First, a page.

(PhysOrg.com) — “We know that about 25% of the matter in the universe is dark matter, but we don’t know what it is,” Michael Kesden tells PhysOrg.com. “There are a number of different theories about what dark matter could be, but we think one alternative might be very small primordial black holes.” This document is subject to copyright. Apart from any fair dealing for the purpose of private study or research, no part may be reproduced without the written permission. The content is provided for information purposes only. Black hole, star collisions may illuminate universe’s dark side When many of us think about black holes, we think of a huge cosmic event, sucking in everything around it. However, there is also the possibility of small black holes. “Einstein’s theory of relativity allows for black holes,” Kesden, a theoretical physicist at New York University, explains, “but doesn’t stipulate a size. It’s very possible that the early universe produced very small black holes. These would gravitate like massive black holes, floating through the universe and clustering.”Kesden worked with Shravan Hanasoge, from Princeton University and the Max Planck Institute for Solar System Research, to work out method of using solar oscillations to determine whether a small, primordial black hole passed through a star. If the data can show that these small black holes formed near the beginning of the universe do exist, they might make good candidates for dark matter. Their work can be seen in Physical Review Letters: “Transient Solar Oscillations Driven by Primordial Black Holes.”“Our approach is to consider what happens if you have dark matter made of primordial black holes passing through the sun,” Kesden says. “It’s been thought of before, but no one has actually done the calculations that we have.”Kesden explains that the sun creates energy from the nuclear fusion at its center: “There is a balance between the outward pressure gradient due to the energy released by fusion and the inward force of gravity. If the sun, or any star, is perturbed it would shake a little.” “A small, primordial black hole would be the size of an atom but have the mass of an asteroid,” he points out. “Its strong gravitational field, as it cut through the sun, would squeeze it, then release, and cause the sun to oscillate before ultimately settling down.”The idea is to measure the oscillation, and determine what would cause it. “Shravan Hanasoge wrote a program to help us with a simulation to see what the sun would look like if a primordial black hole passed through. The smallest mass detectable is 10^21 grams,” Kesden continues. Now that Kesden and Hanasoge know what to look for, it is possible to measure the oscillations of different stars. Since these primordial black holes are thought to be moving through the universe, it should be observable in different stars. “By inferring the total amount of dark matter in the universe, it should be able to determine how often a primordial black hole would pass through the sun – if it’s dark matter,” Kesden says. Unfortunately, dark matter would only pass through the sun every millions of years. “That’s a long time to stare at our sun, waiting for the event.”Instead of waiting millions of years for a primordial black hole to pass through our sun, it is possible to monitor millions of stars; one of these stars would likely encounter a primordial black hole every few years. Kesden points out that current and future space missions could collect the needed data. “It is possible to look at the data collected from asteroseismic missions for these events, now that we know what to look for. Someone could even look through data collected in the past to try to spot these oscillations.”“At the Large Hadron Collider, some scientists are trying to determine if supersymmetry is dark matter,” Kesden says. “But if it isn’t found at the LHC, people will begin looking for other alternatives, and primordial black holes might be the answer to the outstanding question of what dark matter is.” Copyright 2011 PhysOrg.com. All rights reserved. This material may not be published, broadcast, rewritten or redistributed in whole or part without the express written permission of PhysOrg.com. Explore further Citation: Could primordial black holes be dark matter? (2011, September 21) retrieved 18 August 2019 from https://phys.org/news/2011-09-primordial-black-holes-dark.html More information: Michael Kesden and Shravan Hanasoge, “Transient Solar Oscillations Driven by Primordial Black Holes,” Physical Review Letters (2011). Available online: link.aps.org/doi/10.1103/PhysRevLett.107.111101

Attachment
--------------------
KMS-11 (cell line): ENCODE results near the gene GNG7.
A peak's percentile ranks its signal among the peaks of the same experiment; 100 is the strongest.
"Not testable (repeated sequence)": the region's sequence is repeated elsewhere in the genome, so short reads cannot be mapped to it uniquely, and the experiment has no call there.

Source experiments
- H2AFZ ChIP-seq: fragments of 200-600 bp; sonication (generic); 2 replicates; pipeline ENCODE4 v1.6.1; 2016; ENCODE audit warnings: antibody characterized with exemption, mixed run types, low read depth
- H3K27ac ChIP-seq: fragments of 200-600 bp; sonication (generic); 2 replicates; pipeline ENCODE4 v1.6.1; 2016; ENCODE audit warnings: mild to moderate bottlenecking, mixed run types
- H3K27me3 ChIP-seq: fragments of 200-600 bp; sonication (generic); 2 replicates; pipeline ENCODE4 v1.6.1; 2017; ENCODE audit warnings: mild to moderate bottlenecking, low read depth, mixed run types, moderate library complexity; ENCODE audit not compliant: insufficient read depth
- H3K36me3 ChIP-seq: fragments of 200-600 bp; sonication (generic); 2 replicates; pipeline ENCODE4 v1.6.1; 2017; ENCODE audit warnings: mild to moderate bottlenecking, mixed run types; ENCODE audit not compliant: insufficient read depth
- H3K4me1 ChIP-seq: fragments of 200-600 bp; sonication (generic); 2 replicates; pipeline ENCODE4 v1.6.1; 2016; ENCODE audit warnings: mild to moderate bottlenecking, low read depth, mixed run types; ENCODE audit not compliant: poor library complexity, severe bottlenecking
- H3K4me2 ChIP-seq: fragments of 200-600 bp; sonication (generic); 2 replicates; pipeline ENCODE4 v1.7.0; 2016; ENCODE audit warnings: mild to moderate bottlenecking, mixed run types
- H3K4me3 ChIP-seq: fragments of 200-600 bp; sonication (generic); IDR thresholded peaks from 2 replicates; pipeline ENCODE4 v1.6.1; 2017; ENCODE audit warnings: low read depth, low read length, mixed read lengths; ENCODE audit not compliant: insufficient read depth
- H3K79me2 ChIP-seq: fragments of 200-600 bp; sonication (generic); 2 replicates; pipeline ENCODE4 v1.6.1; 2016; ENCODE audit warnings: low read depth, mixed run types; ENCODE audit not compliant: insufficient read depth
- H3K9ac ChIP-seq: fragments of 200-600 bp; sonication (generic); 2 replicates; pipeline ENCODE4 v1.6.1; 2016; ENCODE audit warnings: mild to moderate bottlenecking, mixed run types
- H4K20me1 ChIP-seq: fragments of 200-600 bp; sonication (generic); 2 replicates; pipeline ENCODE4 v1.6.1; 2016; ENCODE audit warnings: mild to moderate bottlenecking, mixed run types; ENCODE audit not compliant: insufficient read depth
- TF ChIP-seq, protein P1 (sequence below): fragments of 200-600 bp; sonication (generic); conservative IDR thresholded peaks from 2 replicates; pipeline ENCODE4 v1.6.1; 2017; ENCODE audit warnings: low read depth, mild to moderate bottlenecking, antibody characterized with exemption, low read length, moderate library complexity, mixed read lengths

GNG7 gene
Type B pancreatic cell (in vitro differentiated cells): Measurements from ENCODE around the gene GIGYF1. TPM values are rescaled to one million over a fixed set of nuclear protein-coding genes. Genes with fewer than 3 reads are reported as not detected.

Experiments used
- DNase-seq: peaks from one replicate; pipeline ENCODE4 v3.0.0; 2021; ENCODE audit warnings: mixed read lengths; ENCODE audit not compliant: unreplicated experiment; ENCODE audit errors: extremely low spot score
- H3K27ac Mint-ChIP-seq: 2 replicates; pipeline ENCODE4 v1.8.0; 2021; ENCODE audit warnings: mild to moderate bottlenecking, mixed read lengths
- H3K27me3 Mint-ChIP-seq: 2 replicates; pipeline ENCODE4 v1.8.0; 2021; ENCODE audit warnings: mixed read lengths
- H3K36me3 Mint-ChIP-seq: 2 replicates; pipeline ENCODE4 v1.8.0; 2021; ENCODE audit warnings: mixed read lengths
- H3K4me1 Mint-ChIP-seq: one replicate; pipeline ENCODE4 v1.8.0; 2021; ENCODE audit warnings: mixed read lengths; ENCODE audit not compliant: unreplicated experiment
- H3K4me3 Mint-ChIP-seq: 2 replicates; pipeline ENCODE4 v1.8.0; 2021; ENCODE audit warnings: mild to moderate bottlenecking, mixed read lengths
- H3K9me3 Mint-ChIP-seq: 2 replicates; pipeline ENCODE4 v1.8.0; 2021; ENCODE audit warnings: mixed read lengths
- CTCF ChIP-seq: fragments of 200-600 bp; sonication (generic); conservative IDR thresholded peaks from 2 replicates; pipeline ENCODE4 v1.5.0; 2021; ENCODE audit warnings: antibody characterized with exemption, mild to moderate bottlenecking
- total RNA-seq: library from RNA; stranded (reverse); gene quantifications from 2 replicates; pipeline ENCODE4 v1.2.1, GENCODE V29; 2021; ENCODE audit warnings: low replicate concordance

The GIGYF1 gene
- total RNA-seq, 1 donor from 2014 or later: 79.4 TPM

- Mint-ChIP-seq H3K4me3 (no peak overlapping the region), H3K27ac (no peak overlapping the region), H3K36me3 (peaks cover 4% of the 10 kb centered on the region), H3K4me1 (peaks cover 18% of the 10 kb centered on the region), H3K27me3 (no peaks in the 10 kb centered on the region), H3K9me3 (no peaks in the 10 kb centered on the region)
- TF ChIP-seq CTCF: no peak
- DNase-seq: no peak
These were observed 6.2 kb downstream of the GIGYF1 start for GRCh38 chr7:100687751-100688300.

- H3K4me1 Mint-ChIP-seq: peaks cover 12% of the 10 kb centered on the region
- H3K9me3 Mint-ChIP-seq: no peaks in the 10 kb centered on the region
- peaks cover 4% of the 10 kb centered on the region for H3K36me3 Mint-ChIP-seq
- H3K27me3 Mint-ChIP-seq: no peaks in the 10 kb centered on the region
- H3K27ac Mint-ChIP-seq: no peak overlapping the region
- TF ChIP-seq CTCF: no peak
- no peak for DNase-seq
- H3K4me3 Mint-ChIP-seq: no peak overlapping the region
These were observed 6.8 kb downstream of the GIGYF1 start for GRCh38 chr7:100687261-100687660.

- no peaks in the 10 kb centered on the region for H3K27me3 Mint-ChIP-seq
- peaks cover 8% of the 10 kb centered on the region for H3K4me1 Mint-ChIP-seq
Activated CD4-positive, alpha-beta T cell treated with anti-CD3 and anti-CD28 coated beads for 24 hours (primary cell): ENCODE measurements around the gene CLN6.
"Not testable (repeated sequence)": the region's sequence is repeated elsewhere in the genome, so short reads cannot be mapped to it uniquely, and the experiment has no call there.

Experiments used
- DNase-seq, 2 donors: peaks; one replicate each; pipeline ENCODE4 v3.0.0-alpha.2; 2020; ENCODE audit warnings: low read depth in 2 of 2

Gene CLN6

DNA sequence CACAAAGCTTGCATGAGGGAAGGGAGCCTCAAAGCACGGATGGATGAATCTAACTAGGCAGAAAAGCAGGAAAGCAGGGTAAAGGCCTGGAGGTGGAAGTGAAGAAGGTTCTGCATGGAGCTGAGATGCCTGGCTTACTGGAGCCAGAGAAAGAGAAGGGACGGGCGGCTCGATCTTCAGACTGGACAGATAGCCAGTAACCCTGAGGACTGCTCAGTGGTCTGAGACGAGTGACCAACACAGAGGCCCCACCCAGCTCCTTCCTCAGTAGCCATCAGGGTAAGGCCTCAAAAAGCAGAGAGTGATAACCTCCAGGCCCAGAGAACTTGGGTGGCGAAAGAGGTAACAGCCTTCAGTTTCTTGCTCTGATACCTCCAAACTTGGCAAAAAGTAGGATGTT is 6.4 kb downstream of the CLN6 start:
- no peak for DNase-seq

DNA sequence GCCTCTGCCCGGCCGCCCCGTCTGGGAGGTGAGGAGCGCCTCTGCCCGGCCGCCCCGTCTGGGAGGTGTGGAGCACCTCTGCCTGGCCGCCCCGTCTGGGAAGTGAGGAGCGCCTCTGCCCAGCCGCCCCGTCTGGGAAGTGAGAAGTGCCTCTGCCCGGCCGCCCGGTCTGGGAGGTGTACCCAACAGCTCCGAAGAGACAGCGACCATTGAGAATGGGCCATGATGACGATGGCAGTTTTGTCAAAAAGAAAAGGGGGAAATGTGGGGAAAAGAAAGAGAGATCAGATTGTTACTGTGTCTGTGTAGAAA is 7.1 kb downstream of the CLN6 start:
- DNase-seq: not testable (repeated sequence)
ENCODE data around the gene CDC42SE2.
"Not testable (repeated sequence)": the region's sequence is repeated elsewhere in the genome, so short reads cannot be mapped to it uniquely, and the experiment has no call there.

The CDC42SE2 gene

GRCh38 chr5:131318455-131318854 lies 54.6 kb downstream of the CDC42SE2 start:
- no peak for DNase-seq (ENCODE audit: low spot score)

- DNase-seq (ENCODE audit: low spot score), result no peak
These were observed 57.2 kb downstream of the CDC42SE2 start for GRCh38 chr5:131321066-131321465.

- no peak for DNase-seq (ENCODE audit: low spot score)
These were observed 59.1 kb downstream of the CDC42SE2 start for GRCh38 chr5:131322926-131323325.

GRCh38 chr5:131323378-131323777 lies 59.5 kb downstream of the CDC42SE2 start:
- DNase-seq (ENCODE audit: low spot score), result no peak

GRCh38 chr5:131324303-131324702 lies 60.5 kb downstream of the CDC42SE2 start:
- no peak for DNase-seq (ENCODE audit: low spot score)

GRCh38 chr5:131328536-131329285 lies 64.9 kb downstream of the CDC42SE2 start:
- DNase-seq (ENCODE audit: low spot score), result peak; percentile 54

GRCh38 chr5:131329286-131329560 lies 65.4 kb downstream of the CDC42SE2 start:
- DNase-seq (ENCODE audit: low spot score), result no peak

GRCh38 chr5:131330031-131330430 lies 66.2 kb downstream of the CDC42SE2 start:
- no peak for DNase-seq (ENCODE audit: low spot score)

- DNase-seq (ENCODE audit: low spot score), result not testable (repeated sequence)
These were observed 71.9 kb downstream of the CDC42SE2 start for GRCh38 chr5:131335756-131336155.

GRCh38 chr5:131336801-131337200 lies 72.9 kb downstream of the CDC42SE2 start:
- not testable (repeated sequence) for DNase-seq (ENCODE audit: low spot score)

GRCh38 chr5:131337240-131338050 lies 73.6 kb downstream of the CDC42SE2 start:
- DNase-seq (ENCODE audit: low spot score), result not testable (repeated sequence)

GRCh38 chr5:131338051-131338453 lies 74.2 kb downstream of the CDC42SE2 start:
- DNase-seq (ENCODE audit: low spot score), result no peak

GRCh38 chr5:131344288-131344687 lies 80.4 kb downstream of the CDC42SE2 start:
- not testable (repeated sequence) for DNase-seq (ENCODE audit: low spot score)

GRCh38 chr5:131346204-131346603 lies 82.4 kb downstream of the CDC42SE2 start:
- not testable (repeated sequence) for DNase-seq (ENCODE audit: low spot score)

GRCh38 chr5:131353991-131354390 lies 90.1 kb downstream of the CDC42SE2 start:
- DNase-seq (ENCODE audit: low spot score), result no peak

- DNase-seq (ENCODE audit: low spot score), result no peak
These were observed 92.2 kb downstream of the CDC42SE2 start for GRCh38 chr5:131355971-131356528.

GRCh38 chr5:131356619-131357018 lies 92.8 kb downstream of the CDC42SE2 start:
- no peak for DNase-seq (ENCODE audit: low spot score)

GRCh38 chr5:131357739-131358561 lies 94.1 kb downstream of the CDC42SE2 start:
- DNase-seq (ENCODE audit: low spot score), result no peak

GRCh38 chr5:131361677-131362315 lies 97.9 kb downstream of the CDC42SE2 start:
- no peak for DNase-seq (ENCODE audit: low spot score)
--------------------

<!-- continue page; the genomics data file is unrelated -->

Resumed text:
More information: Sabine Bögli, et al. “Guaranteed resonance enclosures and exclosures for atoms and molecules.” Proceedings of The Royal Society A. DOI: 10.1098/rspa.2014.0488 © 2014 Phys.org Explore further In the early ’80s, several researchers were working to determine the location of atomic and molecular resonances, which are the frequencies at which atoms and molecules prefer to oscillate. Two groups of researchers (Rittby, et al., and Korsch, et al.), each using a different method, came up with different locations for these resonances. Settling the dispute proved to be extremely difficult due to the fact that neither method could predict the actual resonances, but instead simply gave approximations. In fact, at the time there was no way to locate resonances with absolute certainty. Journal information: Proceedings of the Royal Society A Citation: Mathematicians settle 30-year-old resonance controversy (2014, November 3) retrieved 18 August 2019 from https://phys.org/news/2014-11-mathematicians-year-old-resonance-controversy.html The controversy remained unsettled for the last 30 years. But now in a new study, mathematicians have presented a method that, for the first time, can locate resonances with absolute certainty and high accuracy. The method can also tell when approximations fail to lie near true resonances. Using this method, the researchers could show which approximations from the two groups in the ’80s were accurate, and which were not, finally settling the controversy.The mathematicians, Sabine Bögli, et al., from the University of Bern in Switzerland, Cardiff University in the UK, Stockholm University in Sweden, and Regensburg, Germany, have published their paper on the new method for determining resonances in a recent issue of the Proceedings of The Royal Society A.A key ingredient in the new method is interval arithmetic. By operating on intervals rather than numbers, interval arithmetic allows every computational step to be carried out with absolute certainty. Interestingly, interval arithmetic has recently been used in a variety of areas, including navigation of an autonomous robotic sailboat, optimization of a spacecraft traveling between planets, and improvement of stability in particle accelerators.In this study, the researchers used interval arithmetic to prove with absolute certainty that the approximations of resonances in Rittby, et al., do lie near true resonances, whereas the approximations of higher resonances in Korsch, et al., do not. The new method also reveals additional information, in particular the existence of two new pairs of resonances that were originally suggested in a previous paper (Abramov, et al.), but not predicted by either Rittby, et al., or Korsch, et al. The researchers explained that this part was the most challenging because these pairs are so close to the imaginary axis, and the resonances in each pair are so close to each other. The results could have implications for a wide variety of areas.”Resonances are ubiquitous in physics, e.g., in mechanics, acoustics, and electrical circuits,” coauthor Marco Marletta, Professor at Cardiff University in the UK, told Phys.org. “In atomic physics, resonances are associated with metastable states of a system having a sufficiently long lifetime to be well-characterized and to render them significant experimentally and theoretically. The imaginary part of a resonance is related to the decay rate or inverse lifetime of the system.”The researchers explained that the work could be applied to some very computationally challenging problems.”For problems with complex eigenvalues (such as resonances in complex scaling), numerical computations are prone to be unreliable because small errors in input data may result in large errors in the results and/or because spurious eigenvalues may occur (spectral pollution),” explained coauthor Christiane Tretter, Professor at the University of Bern in Switzerland, and from Stockholm University in Sweden. “Therefore methods guaranteeing absolute certainty such as interval arithmetic may prove to be highly useful.” Credit: Wikipedia / CC BY-SA 3.0 Ground-breaking insights into quantum chaos in ultracold gas This document is subject to copyright. Apart from any fair dealing for the purpose of private study or research, no part may be reproduced without the written permission. The content is provided for information purposes only.